The next morning we slid out through the needles eye at the harbor entrance and where soon bobbing along happily to a wind that had slightly backed to the West. The forecast had warned that it would continue to do so over the course of the day and turn towards the Southwest in the evening, which would put it on our nose. We therefore wanted to make as much way as possible early in the day. Mighty Bream Head with its little devil’s horns soon was sliding by on starboard, while the Hen and her Chicken, a picturesque island group just offshore, did the same on port. Mysterious sail rock showed its many faces as we slowly crept past this peculiar landmark. It’s amazing how our mind is wired to look for faces and human figures in patterns where there is all but the slightest configuration to conjure up such an interpretation!

As it always happens when your sailing time went by too fast and progress was painfully slow. The coast line had gone distant after passing Bream head, which sticks out like a fish hook to the North of the Whangarei Harbour entrance. Now there were two long crescent beaches of bright white sand stretched out vast and long below a thin strip of rolling hills. Gigantic dark grey rain bands rolled off those hills and came towards us, dragging thick curtains of rain along them out onto the water pushed before angry white cap raising gusts. By some heavenly magic those curtains parted, like struck by some invisible magic wand, just before reaching us. At the most two or three of them baptized us with a couple minutes of drizzle.

Cape Rodney started to emerge at the Southern end of the coastline and the dramatic weather overhead continued its crescendo of ever darkening clouds. The timing of our trip at the end of the day turned out to be just as perfect as we could have ever wished. No noticeable change had happened with the wind and after literally passing under a very brightly colored rainbow we pulled into Whangateau Harbour just when the setting sun was terminally swallowed by en all encompassing grey wall rolling down from the hills. The yellow mooring ball just inside the harbor entrance was safely attached to our spare anchor line and brought Aluna’s restlessness to a subtle standstill in the tidal current streaming off the vast mudflats. And then finally we did get our due dowsing of the day. But all it managed to do was sweeten the slumber of the tired travelers enough to nurture the desire to soon pitch a flimsy dwelling somewhere on terra firma in the land of the long white cloud and give some merited rest the wobbly limbs.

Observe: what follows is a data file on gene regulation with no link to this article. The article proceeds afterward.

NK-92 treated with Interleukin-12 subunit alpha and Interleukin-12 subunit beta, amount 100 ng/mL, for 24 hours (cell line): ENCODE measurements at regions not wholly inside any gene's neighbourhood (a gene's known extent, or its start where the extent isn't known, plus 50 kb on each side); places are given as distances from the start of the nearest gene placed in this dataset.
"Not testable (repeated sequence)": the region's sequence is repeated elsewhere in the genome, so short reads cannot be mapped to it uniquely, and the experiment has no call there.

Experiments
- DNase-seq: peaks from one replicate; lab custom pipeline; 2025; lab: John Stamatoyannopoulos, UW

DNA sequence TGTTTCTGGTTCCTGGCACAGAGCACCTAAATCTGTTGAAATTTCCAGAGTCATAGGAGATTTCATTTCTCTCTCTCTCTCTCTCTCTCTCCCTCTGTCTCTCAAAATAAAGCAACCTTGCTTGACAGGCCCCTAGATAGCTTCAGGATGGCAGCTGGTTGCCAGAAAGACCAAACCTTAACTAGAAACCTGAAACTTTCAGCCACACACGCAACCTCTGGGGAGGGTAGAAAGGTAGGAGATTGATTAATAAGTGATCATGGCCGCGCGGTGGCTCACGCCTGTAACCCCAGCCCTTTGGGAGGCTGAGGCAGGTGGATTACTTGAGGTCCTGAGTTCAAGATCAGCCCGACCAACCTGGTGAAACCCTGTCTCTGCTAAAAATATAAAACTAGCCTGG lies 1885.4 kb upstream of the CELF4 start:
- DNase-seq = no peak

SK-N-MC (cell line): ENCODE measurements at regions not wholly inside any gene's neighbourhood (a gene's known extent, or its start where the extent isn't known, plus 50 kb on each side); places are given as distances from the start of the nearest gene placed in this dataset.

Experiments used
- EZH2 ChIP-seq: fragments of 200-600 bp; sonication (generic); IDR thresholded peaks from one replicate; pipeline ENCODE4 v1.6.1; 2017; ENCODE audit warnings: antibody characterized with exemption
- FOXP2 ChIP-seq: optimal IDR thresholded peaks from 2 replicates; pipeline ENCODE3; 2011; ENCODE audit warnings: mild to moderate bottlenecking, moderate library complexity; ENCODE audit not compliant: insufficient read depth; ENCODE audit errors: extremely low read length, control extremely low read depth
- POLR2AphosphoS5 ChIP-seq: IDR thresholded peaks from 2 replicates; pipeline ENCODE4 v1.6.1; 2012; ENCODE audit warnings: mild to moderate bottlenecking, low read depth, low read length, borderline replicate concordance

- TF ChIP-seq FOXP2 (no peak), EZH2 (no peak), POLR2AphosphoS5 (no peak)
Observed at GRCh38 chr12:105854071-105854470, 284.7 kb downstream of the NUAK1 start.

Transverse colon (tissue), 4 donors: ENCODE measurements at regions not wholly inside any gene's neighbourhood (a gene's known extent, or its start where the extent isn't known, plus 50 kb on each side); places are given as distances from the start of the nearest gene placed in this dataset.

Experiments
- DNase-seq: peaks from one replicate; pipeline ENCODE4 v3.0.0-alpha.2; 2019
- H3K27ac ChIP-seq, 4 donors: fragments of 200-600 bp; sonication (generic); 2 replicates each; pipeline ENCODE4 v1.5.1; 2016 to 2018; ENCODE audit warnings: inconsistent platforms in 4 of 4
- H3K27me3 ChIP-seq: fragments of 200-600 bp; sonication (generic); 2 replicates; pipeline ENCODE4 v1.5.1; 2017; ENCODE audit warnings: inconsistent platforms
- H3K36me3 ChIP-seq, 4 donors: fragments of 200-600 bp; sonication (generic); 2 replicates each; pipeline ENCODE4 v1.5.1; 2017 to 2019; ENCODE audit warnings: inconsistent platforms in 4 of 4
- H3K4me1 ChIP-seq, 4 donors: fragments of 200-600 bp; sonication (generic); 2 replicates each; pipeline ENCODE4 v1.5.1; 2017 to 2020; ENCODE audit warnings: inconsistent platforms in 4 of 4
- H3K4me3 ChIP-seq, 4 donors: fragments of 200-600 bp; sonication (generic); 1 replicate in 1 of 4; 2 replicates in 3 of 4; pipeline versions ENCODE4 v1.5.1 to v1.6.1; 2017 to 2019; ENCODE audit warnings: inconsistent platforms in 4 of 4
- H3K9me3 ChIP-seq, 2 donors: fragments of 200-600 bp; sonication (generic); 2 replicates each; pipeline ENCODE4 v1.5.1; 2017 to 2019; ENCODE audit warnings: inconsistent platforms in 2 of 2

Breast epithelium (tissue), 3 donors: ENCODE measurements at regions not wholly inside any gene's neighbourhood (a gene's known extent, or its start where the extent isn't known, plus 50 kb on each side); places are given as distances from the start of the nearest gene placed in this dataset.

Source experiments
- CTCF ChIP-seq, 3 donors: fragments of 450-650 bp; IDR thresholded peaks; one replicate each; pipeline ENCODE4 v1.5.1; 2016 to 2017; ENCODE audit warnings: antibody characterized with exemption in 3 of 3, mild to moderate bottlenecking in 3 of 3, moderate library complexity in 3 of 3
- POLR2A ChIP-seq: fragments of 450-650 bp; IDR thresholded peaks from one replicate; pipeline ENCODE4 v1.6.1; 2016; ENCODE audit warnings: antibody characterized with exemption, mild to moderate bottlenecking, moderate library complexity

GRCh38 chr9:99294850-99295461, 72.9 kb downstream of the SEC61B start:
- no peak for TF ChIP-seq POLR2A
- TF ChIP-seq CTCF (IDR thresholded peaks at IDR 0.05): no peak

2 Responses to “Rounding Cape Brett and South We Go!”

  1. Thomas Nance Says:

    Hello Aluna and her crew, I just happened to come across your blog and being a Wharram lover myself, recoganised the boat straight away. I saw you when you were leaving The Bay of Islands in December and we were sailing in the same wet weather as you. We sailed near you out to the Hole in the Rock and once around the cape we were very impressed at your speed downwind. I was on the boat Manawanui and can just be seen in one of your panoranic pictures of Cape Brett. Aluna is a very lovely boat and it made my day to see her with her crab claw sails. All the best, Thomas.

  2. Holed Up In Tutukaka | Aluna's Travel the World Blog Says:

    […] entrance to Tutukaka Harbour by seven in the evening. I remembered having spent a night in there on our very first sail down this coast a good five years ago. The two meter swell crashing in from the Northeast makes the […]